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spurious emissions from kiwisdr on 144,010

i notice strong emissions on multiple frequencies from the kiwisdr or the attached beglebone green. The emissions are realy strong.
The most anoying frequency is in the 2m ham Band on 144,010. Has anyone else noticed this?

Best regards
Robert, db1jj


  • @rjschneider, dumb question, but how are you receiving anything at 144 MHz when the KiwiSDR is a 0-30 MHz receiver?  Even with harmonics, I don't see how anything from the 2m band could 'get in' to the 0-30 MHz of usable bandwidth.  

    Could you post screenshots?
  • i receive this emmissions not with the kiwisdr. I never said this.  I receive them with other equipment, for example a airspy, or with my icom R7000 receiver. I can post a screenshot later
  • We've had a couple reports of this issue. But it is difficult because it's not necessarily a simple problem with the Kiwi but rather a more complex systems problem with cabling conduction and re-radiation issues.

    Your Kiwi might use a coax antenna cable that goes up to the roof near your other V/UHF antennas. The Kiwi cable might even travel in the same bundle of cables or at least parallel to the cables of your other antennas. Digital noise from the Kiwi or your Ethernet-based network can easily be conducted along the cables unless they are decoupled or proper grounding is in place. A perfect example of this is the Kiwi self-interference observed when an E-field probe (Mini-whip) fed with coax is used (there was just a thread about this topic). The digital noise rides up the other braid of the coax and is received by the Mini-whip.

    It would be very interesting to know how the 2m interference differs when changes are made to the Kiwi cabling and operation of the server software. First, try logging into the Beagle and typing "cdp" and "mst" to stop the Kiwi server from running. Does the interference decrease? Then it is related to the network traffic on the Ethernet or level of digital activity on the Kiwi FPGA or Beagle. Does it decrease then the Ethernet cable is disconnected? Then it is likely noise being coupled into the Kiwi system from your network in general: add toroid decoupling to the Ethernet cable attaching to the Kiwi.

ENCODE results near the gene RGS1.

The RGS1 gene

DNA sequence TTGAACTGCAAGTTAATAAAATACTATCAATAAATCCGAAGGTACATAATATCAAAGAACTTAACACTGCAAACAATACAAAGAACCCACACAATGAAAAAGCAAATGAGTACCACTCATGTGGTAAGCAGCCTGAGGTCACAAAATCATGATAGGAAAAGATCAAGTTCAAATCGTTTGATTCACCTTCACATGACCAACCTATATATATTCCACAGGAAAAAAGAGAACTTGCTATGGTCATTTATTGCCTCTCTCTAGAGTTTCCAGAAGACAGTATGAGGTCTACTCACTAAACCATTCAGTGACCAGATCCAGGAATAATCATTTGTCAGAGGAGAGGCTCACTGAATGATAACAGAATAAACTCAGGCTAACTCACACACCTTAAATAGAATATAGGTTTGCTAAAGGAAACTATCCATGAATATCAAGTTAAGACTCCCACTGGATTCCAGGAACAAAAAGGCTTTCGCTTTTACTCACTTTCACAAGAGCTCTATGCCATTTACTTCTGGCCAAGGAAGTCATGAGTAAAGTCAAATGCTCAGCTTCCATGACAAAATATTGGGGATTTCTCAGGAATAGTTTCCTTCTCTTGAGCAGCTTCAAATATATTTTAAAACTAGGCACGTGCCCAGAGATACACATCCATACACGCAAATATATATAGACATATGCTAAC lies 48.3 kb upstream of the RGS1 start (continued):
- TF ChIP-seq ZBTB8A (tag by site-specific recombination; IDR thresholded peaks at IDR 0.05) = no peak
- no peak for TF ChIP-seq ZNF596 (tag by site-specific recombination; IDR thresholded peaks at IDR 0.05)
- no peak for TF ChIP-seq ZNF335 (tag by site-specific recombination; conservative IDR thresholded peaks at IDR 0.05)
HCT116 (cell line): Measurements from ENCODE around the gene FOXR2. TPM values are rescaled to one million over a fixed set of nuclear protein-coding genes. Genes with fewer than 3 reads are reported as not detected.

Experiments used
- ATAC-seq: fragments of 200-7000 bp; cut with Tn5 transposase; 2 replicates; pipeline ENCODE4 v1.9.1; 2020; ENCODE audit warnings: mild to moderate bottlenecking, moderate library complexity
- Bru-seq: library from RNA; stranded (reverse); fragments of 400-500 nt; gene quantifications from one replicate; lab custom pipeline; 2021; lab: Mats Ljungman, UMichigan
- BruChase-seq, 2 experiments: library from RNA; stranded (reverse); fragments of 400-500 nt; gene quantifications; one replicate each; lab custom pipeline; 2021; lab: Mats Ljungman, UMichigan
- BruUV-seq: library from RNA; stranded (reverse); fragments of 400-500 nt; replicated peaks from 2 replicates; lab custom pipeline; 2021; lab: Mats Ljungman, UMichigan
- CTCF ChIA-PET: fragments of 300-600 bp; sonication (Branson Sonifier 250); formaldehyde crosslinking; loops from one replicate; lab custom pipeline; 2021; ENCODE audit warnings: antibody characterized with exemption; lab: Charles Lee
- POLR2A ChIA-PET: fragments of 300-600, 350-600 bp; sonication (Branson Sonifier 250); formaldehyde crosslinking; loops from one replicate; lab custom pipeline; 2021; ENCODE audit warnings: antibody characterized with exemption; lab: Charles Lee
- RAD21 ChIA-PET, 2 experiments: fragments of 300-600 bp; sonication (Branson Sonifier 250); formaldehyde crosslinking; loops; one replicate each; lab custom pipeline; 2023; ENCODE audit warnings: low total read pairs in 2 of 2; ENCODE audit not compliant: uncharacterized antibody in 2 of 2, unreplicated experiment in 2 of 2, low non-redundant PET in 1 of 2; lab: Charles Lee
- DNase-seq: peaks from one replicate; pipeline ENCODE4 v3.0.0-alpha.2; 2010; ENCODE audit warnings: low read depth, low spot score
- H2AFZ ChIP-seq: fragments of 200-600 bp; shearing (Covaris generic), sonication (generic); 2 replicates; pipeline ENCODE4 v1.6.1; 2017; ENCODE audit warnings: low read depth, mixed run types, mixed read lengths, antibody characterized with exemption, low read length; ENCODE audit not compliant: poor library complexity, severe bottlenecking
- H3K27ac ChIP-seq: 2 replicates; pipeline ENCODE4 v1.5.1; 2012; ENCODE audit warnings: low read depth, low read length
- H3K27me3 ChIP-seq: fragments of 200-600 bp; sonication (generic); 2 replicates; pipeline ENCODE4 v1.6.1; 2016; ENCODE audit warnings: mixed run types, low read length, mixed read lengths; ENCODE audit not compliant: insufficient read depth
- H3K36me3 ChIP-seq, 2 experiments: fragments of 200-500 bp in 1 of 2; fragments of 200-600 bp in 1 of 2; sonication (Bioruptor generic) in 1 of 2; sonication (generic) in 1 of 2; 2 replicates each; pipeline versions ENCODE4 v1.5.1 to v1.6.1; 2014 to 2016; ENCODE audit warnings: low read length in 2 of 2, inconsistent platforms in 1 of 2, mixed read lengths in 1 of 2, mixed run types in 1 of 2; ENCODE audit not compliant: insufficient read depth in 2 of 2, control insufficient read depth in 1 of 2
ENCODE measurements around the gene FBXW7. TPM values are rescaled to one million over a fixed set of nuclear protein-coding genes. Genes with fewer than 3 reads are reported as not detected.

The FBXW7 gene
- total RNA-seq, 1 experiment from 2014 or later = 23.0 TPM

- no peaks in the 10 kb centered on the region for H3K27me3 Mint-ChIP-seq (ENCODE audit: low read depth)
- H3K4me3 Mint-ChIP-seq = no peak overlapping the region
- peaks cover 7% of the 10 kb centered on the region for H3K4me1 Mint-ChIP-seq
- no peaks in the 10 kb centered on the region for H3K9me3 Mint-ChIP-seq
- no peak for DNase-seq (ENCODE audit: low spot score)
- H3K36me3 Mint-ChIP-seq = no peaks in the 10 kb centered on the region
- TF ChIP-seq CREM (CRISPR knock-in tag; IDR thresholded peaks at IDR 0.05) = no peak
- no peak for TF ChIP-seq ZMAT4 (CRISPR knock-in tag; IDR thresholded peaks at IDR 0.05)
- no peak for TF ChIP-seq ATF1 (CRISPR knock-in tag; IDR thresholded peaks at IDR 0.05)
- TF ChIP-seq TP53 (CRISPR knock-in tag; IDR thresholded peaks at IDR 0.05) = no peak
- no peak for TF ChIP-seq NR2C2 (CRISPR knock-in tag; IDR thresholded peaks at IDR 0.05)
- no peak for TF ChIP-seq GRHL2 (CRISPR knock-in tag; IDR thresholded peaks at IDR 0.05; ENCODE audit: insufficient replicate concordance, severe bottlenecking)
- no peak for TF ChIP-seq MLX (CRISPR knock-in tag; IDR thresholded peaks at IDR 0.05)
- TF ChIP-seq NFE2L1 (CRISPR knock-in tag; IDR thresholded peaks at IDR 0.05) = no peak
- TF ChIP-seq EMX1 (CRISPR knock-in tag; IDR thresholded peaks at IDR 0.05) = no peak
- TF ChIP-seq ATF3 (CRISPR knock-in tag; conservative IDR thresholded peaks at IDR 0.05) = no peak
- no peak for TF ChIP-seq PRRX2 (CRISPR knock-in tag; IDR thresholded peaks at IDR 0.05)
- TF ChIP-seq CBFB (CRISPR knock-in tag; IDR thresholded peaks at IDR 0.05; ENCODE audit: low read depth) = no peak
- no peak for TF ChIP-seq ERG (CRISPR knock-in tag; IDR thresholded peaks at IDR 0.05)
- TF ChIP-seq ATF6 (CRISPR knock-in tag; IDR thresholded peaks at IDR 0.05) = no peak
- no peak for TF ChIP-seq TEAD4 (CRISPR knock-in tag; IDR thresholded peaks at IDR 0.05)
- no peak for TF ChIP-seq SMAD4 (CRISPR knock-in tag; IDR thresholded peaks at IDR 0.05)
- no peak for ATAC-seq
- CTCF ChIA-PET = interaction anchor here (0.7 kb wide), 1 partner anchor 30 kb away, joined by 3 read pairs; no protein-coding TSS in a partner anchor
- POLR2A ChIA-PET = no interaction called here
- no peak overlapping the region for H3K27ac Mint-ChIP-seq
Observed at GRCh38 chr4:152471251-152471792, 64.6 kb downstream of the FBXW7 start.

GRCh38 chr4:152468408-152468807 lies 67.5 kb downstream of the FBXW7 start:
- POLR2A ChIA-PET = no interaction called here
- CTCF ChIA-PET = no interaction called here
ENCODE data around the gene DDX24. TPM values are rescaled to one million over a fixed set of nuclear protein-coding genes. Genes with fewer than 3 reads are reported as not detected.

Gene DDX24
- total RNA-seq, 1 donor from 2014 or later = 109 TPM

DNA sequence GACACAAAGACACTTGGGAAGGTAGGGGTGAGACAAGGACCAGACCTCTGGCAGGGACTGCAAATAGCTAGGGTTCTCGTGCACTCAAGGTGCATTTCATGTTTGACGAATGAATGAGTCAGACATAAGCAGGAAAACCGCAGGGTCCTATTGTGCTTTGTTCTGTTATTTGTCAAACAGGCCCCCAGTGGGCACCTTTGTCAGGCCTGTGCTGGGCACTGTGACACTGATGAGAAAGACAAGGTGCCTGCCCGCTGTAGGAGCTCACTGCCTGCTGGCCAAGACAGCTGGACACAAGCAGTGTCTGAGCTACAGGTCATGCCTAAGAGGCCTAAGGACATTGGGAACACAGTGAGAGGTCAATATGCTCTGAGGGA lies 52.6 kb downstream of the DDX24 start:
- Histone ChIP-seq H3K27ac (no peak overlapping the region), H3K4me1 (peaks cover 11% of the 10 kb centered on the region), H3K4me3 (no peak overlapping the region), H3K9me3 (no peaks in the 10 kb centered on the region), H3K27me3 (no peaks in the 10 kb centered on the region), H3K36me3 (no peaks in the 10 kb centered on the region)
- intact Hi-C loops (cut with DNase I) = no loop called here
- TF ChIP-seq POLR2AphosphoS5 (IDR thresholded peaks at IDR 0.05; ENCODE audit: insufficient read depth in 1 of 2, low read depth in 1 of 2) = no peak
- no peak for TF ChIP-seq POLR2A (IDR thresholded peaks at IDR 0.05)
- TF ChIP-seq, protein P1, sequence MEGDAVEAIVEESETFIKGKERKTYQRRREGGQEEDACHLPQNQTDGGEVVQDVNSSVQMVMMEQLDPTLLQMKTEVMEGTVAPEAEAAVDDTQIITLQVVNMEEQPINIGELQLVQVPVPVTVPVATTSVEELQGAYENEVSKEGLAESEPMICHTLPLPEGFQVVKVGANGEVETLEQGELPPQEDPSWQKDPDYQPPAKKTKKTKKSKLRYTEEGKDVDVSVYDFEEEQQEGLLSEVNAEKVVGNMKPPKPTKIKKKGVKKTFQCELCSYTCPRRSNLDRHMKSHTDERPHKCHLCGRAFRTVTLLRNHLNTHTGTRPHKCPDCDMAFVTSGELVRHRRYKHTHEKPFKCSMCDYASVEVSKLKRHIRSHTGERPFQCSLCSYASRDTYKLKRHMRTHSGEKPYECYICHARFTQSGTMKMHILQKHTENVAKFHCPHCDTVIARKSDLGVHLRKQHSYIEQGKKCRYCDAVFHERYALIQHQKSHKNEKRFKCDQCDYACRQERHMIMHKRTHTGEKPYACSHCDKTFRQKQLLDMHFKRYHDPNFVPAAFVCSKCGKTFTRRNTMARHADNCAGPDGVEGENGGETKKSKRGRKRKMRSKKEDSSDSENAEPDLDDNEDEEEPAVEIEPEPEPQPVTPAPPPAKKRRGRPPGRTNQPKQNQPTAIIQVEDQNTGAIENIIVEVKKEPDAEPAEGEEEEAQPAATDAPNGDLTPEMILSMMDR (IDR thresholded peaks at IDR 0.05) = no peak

How does the interference change when the Kiwi antenna (and/or GPS antenna) is removed? This would tell you if Kiwi noise is being coupled into the power supply or Ethernet cables and re-radiated.

    How is the Kiwi grounded? Does your 5V power supply to the Kiwi provide a ground path to the power mains ground pin? If you also then ground to another source like an external ground rod or ground at another location then you are creating a huge ground loop that can cause re-radiation problems.

  • I tried several things.
    1. I added a clip-on-ferrite and some ferrite cores to the 5 V power cord. 
    2. I added a common mode choke  to the ethernet cable
    3. I disconnected the gps
    4. I disconnected the Antenna
    I opened a client session with Firefox on the kiwisdr. On my Airspy with sdr-console (first screenshot)
    Then i close Firefox. after about 30 to 60 sec the noisespectrum changes. (second screenshot)
    Then i log in the thw kiwisdr via ssh and enter cdp and then mst (you see the effect of cdp and mst on the third screenshot

    In a last try i started the kiwisdr, with only ethernet and power connected. opened one client via Firefox and then removed the ethernet cable. And even then with no possible ground loop ( becaus kiwisdrs only connection is power), i get the noise peak. (last screenshot, you see when i unplugged ethernet)